ISBP 745 paragraph E28 (Release of goods with more than one bill of lading to be surrendered) reads:

    A bill of lading is not to expressly state that goods covered by that bill of lading will only be released upon its surrender together with one or more other bills of lading, unless all of the referenced bills of lading form part of the same presentation under the same credit.

    For example, “Container XXXX is covered by B/L No. YYY and ZZZ and can only be released to a single merchant upon presentation of all bills of lading of that merchant” is considered to be an express statement that one or more other bills of lading, related to the referenced container or packing unit, must be surrendered prior to the goods being released.

    The reason for this is that the banks want to safeguard the buyer against the situation where, payment must be made under the LC (because the documents comply with the LC terms and conditions), but the buyer is unable to obtain release of the goods because another bill of lading is required – but not presented.

    In that respect it is important to note the following:

    1: The LC banks do not have any problem with consolidated goods (e.g. being shipped as LCL/LCL).

    2: The LC banks examine the documents (including the bill of lading) as they “appear on their face” – i.e. banks do not contact the shipping line / freight forwarder in order to investigate how the goods are being released to the consignee; rather they base their document examination on the data on the bill of lading; and would deem a text like the one in the example above as a discrepancy.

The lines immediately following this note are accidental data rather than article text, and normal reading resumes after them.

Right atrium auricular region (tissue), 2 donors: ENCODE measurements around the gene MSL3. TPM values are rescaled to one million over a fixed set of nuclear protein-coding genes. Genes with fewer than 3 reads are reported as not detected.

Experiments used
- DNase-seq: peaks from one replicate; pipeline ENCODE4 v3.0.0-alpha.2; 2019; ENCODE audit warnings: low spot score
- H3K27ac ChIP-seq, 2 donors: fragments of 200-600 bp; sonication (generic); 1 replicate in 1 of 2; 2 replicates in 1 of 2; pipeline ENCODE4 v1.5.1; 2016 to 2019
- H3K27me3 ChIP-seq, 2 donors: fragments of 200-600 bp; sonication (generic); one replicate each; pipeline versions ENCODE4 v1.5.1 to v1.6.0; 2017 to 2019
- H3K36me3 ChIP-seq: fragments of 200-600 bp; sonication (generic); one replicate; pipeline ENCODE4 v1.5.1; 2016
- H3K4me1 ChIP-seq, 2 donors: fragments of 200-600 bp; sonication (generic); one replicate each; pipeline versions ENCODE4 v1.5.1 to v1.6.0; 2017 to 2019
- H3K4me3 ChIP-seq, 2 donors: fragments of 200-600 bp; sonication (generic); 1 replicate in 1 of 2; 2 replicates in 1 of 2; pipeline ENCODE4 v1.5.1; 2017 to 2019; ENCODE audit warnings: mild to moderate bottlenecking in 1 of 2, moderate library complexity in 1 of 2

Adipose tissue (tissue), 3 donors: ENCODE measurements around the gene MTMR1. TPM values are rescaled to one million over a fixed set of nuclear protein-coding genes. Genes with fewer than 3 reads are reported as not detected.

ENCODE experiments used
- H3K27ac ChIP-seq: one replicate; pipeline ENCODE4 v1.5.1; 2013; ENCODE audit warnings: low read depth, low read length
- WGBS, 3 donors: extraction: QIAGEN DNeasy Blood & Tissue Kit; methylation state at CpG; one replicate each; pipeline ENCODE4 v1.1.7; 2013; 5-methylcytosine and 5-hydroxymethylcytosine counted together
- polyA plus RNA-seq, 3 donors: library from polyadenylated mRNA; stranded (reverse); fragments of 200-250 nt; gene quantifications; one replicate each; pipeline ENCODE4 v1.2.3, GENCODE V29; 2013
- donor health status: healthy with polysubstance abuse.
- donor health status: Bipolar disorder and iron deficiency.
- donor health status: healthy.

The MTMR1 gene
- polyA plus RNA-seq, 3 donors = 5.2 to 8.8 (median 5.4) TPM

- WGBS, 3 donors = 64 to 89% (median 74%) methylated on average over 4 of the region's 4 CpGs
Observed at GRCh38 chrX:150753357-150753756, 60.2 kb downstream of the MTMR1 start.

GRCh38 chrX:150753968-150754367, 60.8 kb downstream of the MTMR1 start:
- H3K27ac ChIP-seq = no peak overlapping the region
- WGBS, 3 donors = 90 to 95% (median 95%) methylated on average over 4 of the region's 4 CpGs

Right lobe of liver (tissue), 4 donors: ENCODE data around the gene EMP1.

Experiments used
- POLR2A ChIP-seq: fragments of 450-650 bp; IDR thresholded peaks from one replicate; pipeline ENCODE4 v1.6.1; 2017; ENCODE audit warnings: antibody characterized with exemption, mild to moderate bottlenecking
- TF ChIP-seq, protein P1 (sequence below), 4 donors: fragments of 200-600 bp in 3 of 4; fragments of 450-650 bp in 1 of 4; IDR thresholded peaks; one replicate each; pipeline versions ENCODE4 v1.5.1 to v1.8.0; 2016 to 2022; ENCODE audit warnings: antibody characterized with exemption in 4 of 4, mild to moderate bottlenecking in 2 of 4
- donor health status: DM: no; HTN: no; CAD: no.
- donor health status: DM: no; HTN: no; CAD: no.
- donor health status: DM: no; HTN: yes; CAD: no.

3: The fact that the bill of lading is “discrepant” means that the banks may refuse to pay. However in far the most cases the discrepancies are “waived” by the buyer – and payment under the LC is made accordingly.

    In my book “UCP 600 Transport Documents” (http://www.remburs.com/UCP%20600.htm) I have dedicated a full chapter to the issue of “Movements” and Goods covered by more than one transport document.

    Kind regards
    Kim

  4. Nafi SEREZ says:

    Good day to all,

    I would like to say something about this topic from shipping line and banks’ point of view as well. As you’ve already mentioned in the article shipping lines clause their bills with a part BL indicator while issuing Part Bill of Lading,”PART LOAD WITH BL XXXXX. CARGO TO BE DELIVERED AGAINST JOINT PRESENTATION OF Bs/L XXXXX & YYYYY. NO SEPERATE DELIVERY” for instance.

    If such claused BL surrendered to the banks, they claim reservations on LC according to ICC ISBP 745 art. 114 and UCP 600 ph e28 and not willing to pay the price of goods. the banks are right on their claim unless all part load bills covered by same credit.

    After this conflict between banks and shippers we are usually requested by the shippers to delete such clauses from our Bs/L in order to comply with banks’ criteria. since we want all our containers to be released at once, we are not willing to delete this clause from Bs/L.

    greetings from Turkiye
    Nafi SEREZ

(Estimated reading time: 5 minutes)